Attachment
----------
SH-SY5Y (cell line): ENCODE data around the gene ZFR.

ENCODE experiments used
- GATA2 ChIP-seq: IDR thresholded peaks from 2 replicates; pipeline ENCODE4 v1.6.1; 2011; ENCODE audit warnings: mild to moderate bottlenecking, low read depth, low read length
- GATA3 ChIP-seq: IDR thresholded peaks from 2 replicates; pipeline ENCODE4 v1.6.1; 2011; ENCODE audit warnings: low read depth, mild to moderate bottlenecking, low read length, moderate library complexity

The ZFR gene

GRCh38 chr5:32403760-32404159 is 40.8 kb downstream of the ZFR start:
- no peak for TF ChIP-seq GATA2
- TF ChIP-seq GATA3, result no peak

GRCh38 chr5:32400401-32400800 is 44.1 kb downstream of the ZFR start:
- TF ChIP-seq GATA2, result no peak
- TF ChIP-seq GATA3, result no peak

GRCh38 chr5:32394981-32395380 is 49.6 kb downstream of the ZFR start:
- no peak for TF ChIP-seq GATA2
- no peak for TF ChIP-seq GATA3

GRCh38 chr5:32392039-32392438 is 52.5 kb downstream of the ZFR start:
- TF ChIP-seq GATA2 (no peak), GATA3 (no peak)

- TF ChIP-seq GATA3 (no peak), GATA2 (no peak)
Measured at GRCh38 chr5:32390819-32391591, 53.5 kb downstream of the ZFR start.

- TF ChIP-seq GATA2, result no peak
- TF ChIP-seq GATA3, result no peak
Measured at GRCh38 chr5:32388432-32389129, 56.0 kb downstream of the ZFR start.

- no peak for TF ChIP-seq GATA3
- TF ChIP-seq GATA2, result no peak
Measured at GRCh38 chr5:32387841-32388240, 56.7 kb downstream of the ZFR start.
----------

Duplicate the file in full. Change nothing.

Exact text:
SH-SY5Y (cell line): ENCODE data around the gene ZFR.

ENCODE experiments used
- GATA2 ChIP-seq: IDR thresholded peaks from 2 replicates; pipeline ENCODE4 v1.6.1; 2011; ENCODE audit warnings: mild to moderate bottlenecking, low read depth, low read length
- GATA3 ChIP-seq: IDR thresholded peaks from 2 replicates; pipeline ENCODE4 v1.6.1; 2011; ENCODE audit warnings: low read depth, mild to moderate bottlenecking, low read length, moderate library complexity

The ZFR gene

GRCh38 chr5:32403760-32404159 is 40.8 kb downstream of the ZFR start:
- no peak for TF ChIP-seq GATA2
- TF ChIP-seq GATA3, result no peak

GRCh38 chr5:32400401-32400800 is 44.1 kb downstream of the ZFR start:
- TF ChIP-seq GATA2, result no peak
- TF ChIP-seq GATA3, result no peak

GRCh38 chr5:32394981-32395380 is 49.6 kb downstream of the ZFR start:
- no peak for TF ChIP-seq GATA2
- no peak for TF ChIP-seq GATA3

GRCh38 chr5:32392039-32392438 is 52.5 kb downstream of the ZFR start:
- TF ChIP-seq GATA2 (no peak), GATA3 (no peak)

- TF ChIP-seq GATA3 (no peak), GATA2 (no peak)
Measured at GRCh38 chr5:32390819-32391591, 53.5 kb downstream of the ZFR start.

- TF ChIP-seq GATA2, result no peak
- TF ChIP-seq GATA3, result no peak
Measured at GRCh38 chr5:32388432-32389129, 56.0 kb downstream of the ZFR start.

- no peak for TF ChIP-seq GATA3
- TF ChIP-seq GATA2, result no peak
Measured at GRCh38 chr5:32387841-32388240, 56.7 kb downstream of the ZFR start.